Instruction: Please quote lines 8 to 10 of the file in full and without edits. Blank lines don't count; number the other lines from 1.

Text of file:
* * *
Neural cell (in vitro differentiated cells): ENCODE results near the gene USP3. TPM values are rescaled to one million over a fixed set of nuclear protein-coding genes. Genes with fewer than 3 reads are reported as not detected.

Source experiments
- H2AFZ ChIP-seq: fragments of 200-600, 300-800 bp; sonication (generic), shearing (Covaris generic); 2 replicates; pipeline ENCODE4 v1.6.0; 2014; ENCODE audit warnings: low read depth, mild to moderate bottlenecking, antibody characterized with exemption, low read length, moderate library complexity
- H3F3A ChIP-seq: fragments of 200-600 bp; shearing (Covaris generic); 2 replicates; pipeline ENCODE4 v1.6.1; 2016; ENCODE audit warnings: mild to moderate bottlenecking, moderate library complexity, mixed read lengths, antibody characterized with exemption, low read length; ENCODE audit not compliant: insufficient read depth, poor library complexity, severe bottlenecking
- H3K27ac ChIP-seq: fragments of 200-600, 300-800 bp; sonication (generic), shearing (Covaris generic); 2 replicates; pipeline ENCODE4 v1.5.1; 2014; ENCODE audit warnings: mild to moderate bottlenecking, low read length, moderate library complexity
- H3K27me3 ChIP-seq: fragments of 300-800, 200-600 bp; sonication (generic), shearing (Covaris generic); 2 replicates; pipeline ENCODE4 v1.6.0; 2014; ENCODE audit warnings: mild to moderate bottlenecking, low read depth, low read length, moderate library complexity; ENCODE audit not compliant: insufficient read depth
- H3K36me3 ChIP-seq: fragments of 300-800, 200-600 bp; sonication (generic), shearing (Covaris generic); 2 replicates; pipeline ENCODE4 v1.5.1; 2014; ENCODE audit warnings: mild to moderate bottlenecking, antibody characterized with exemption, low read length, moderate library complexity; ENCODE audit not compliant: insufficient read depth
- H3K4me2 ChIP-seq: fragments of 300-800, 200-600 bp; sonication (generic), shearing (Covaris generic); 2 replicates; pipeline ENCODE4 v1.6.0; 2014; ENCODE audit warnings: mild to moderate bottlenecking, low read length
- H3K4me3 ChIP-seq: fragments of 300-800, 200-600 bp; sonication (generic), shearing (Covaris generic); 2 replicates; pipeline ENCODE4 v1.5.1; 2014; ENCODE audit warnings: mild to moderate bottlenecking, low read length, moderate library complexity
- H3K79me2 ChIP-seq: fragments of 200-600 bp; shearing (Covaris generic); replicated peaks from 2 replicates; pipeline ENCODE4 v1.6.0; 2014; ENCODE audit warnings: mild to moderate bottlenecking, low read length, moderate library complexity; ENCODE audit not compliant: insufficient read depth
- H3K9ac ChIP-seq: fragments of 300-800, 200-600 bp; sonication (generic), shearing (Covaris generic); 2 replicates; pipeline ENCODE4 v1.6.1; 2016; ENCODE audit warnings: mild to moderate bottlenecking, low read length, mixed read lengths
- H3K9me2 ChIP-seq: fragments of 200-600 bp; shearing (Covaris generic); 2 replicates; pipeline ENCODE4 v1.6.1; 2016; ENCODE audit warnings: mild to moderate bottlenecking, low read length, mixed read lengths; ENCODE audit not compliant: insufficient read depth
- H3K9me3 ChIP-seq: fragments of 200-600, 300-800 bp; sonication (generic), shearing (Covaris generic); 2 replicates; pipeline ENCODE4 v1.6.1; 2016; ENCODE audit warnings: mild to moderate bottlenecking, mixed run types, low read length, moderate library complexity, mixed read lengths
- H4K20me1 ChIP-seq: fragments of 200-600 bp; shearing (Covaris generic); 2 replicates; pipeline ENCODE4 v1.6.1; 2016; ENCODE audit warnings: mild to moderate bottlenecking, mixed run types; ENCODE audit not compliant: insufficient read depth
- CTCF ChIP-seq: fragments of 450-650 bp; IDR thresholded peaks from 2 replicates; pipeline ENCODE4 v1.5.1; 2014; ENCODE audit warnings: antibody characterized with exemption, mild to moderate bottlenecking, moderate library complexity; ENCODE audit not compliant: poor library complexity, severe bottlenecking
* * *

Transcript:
- H3K4me2 ChIP-seq: fragments of 300-800, 200-600 bp; sonication (generic), shearing (Covaris generic); 2 replicates; pipeline ENCODE4 v1.6.0; 2014; ENCODE audit warnings: mild to moderate bottlenecking, low read length
- H3K4me3 ChIP-seq: fragments of 300-800, 200-600 bp; sonication (generic), shearing (Covaris generic); 2 replicates; pipeline ENCODE4 v1.5.1; 2014; ENCODE audit warnings: mild to moderate bottlenecking, low read length, moderate library complexity
- H3K79me2 ChIP-seq: fragments of 200-600 bp; shearing (Covaris generic); replicated peaks from 2 replicates; pipeline ENCODE4 v1.6.0; 2014; ENCODE audit warnings: mild to moderate bottlenecking, low read length, moderate library complexity; ENCODE audit not compliant: insufficient read depth